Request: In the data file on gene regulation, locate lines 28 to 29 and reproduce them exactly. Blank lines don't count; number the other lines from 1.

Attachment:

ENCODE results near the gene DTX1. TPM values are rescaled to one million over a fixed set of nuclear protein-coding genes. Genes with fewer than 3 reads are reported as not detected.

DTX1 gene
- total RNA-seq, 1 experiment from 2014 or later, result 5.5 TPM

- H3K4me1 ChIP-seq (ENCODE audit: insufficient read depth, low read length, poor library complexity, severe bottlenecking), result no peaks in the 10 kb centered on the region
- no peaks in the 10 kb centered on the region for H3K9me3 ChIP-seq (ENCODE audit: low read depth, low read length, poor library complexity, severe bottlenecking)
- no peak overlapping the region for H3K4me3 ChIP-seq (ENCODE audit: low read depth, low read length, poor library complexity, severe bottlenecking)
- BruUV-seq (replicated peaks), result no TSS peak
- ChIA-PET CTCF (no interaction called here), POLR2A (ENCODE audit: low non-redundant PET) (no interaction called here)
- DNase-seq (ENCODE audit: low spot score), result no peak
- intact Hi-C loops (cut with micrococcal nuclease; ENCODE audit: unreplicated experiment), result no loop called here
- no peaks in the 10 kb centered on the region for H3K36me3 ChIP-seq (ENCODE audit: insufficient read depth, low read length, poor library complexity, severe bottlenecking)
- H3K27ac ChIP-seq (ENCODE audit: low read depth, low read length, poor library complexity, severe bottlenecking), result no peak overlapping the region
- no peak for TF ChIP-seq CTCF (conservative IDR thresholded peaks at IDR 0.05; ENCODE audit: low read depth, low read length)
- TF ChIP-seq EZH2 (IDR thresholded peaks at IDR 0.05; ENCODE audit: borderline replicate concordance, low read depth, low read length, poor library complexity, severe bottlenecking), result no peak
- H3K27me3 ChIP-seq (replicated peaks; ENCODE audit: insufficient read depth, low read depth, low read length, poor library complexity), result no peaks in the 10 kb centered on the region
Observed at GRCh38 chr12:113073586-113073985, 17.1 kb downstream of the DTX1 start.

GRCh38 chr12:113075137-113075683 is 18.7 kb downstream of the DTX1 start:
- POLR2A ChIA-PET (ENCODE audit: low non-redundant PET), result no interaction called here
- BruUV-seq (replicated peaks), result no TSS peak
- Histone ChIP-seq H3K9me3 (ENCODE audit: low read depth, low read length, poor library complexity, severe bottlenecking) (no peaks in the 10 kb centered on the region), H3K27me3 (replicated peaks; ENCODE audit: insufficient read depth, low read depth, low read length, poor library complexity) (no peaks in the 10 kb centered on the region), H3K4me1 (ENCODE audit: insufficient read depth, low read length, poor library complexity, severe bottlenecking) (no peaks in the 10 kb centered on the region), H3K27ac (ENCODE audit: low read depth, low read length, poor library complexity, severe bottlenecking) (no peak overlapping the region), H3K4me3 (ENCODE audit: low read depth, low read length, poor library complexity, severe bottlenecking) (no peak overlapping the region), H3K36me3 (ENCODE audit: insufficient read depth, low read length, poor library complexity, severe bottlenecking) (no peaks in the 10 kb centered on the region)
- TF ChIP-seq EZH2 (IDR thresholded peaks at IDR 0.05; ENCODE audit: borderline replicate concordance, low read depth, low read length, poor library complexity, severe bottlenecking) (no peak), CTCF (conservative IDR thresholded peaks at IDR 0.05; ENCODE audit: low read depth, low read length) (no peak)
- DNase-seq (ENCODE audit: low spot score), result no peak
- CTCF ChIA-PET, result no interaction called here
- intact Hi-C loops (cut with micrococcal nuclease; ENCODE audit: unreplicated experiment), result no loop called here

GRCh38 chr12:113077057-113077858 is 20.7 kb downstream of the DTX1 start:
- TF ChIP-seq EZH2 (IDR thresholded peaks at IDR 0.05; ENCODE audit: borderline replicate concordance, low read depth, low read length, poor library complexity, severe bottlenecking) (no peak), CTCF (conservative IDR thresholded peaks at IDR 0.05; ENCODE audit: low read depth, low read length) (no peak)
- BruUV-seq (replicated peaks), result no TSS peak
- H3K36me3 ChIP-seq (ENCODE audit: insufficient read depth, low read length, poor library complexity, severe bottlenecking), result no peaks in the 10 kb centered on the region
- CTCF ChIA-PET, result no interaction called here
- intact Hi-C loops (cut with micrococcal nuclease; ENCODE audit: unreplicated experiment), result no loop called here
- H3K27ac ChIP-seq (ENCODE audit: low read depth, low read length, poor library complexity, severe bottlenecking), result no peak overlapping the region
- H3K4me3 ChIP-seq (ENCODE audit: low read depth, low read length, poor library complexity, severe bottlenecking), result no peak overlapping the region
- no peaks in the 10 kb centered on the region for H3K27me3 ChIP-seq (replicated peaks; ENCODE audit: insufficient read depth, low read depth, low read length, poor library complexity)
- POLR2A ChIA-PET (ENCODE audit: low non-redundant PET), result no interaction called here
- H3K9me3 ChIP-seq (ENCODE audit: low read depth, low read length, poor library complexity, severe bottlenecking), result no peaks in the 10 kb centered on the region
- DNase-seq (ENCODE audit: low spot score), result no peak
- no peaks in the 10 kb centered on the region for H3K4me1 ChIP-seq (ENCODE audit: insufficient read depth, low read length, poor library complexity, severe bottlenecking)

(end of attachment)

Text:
- H3K36me3 ChIP-seq (ENCODE audit: insufficient read depth, low read length, poor library complexity, severe bottlenecking), result no peaks in the 10 kb centered on the region
- CTCF ChIA-PET, result no interaction called here